The best place to get your credit reports, scores

Dear Liz: I want to see all three of my credit reports with scores and fix some things on there that could be in error. What site do you recommend to get all three with scores?

Answer: You have a federally mandated right to see your credit reports once a year, and you can access those reports at That is the one and only federally authorized site. There are plenty of look-alikes, so make sure you get to the right place. Each of your three reports will include links that will allow you to dispute errors.

When you access your reports, you may be offered credit scores either for a fee or as an inducement to sign up for credit monitoring. Typically, these scores are not the FICO scores that most lenders use. If the word “FICO” is not in the name of the credit score being offered, it’s not an actual FICO score.

To get your FICOs, you’ll need to go to Currently, you can buy two of your three FICOs — the ones from Equifax and TransUnion — for $19.95 each. Experian has announced it will soon offer FICOs through as well.

So is it pointless to try to fix credit report errors?

Credit Check 1Dear Liz: I watched 60 Minutes last night regarding the 3 credit bureaus and was amazed at what I learned.  I was hoping to spend time trying to repair our credit score, but according to the report last evening, it sounds like a total waste of time as the three credit bureaus basically are not accountable to anyone and they very rarely take action in your defense.  Was this a one-sided view?

Answer: The credit bureaus would tell you yes, but the answer is way more complicated than that.

The show reported that 40 million Americans have errors on their credit reports. That’s about one in five U.S. adults covered by the credit bureau industry. About half (one in 10) have errors serious enough to hurt their credit scores.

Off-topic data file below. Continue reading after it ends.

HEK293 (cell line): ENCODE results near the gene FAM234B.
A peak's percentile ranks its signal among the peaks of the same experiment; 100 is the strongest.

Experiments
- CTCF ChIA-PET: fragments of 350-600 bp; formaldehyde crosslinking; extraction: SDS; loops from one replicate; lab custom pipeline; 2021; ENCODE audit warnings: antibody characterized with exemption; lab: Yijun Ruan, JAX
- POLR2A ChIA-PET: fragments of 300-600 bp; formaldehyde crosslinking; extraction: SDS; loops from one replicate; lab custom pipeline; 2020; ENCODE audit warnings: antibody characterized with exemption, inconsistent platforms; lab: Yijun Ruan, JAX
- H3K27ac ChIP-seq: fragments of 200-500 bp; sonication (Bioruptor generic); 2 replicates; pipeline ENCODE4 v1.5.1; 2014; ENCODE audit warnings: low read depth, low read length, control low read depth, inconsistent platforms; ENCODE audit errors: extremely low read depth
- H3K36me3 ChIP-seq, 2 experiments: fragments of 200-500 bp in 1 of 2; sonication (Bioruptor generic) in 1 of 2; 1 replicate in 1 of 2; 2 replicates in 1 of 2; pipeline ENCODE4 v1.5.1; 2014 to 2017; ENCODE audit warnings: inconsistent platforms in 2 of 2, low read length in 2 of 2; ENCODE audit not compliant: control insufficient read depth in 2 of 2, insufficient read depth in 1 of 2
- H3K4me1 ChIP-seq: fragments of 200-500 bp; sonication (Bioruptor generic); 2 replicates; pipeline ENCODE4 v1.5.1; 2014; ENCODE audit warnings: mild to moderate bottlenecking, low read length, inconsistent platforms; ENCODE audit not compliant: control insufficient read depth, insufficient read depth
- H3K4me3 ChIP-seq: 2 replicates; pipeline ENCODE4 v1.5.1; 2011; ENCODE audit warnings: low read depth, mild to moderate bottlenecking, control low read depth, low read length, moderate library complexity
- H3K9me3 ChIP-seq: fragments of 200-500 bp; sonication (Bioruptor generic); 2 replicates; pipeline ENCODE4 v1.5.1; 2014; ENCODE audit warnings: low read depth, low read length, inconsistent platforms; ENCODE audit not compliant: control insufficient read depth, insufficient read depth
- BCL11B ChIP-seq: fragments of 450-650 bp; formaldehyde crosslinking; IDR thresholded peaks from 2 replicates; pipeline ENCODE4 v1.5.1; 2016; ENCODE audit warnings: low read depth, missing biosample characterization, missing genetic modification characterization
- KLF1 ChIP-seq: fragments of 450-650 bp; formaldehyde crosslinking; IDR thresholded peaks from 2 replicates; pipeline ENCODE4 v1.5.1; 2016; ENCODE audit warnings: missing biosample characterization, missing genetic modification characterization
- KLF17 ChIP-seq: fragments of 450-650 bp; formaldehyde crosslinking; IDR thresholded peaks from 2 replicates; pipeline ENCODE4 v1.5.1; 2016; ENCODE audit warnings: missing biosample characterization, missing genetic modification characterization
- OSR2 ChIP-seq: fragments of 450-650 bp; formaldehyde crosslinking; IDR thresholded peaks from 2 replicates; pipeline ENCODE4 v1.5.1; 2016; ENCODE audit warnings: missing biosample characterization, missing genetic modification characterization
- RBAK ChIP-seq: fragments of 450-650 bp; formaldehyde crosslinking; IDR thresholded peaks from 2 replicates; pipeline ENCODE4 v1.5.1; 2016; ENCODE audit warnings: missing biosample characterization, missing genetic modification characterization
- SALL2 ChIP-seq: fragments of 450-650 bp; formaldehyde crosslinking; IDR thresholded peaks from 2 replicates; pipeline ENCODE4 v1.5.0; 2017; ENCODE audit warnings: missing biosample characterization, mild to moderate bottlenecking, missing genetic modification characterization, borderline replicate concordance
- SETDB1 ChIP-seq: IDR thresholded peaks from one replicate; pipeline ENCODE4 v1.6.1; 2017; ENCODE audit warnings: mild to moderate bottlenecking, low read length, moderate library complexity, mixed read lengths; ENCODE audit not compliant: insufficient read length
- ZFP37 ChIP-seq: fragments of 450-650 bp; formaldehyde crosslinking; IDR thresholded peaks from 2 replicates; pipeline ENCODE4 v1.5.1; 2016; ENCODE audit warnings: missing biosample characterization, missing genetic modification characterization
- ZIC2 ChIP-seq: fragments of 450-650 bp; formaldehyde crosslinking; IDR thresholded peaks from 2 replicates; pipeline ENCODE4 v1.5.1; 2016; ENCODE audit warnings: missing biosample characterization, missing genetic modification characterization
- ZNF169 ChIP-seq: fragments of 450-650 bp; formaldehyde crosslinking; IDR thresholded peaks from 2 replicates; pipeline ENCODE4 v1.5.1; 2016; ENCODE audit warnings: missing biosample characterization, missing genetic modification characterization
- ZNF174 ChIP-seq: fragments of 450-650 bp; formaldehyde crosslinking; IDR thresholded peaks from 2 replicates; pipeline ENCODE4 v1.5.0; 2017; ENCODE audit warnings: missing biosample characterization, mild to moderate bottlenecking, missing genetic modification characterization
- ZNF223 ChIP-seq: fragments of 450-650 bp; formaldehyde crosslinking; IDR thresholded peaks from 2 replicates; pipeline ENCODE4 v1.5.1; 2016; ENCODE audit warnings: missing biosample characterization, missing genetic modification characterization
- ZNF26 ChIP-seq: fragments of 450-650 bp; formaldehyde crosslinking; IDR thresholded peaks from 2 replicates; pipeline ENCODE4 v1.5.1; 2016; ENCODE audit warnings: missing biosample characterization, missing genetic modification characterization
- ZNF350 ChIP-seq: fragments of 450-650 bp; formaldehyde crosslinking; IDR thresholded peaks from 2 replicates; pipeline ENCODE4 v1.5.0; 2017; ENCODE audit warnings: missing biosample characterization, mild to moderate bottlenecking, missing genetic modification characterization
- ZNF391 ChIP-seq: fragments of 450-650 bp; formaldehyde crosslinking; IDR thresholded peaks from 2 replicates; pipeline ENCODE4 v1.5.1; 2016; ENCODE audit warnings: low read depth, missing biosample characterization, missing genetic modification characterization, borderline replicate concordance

(Update: A Federal Trade Commission report released today said one in four had at least one “potentially material error” on at least one of their three credit reports and that one in 20 consumers had significant errors on their credit reports that could cause them to pay more loans.)

That’s a pretty high error rate, but an even bigger problem is that the process to fix mistakes is almost completely automated and structured to favor the data provider (the banks, lenders and others supplying information) over the consumer. Here’s how the Ohio attorney general described it:

“The federal law says that if you believe that there is a mistake, you can go to them and they have an obligation to do a reasonable investigation. They’re not doing a reasonable investigation. They’re not doing an investigation at all.”

The show interviewed former bureau employees in Chile who confirmed what others have reported: that their jobs were to assign two-digit codes to the complaints. That’s it. Then the complaints are forwarded to the lenders and other data providers for response.

People can and do get errors fixed if the data provider acknowledges the error or simply fails to respond to the credit bureaus’ queries. If the data provider continues to insist it’s right, however, it’s pretty tough (if not impossible) to get the bureaus to step in.

That’s how people get caught in seemingly endless cycles of disputing mistakes only to have them reappear, or never disappear, from their reports.

The credit bureaus, which apparently turned down opportunities to respond on camera, now point to a study by the Policy and Economic Research Council that found 95% of consumers were satisfied with the outcome of their disputes. The study was paid for by a grant from the Consumer Data Industry Association, which represents the credit bureaus.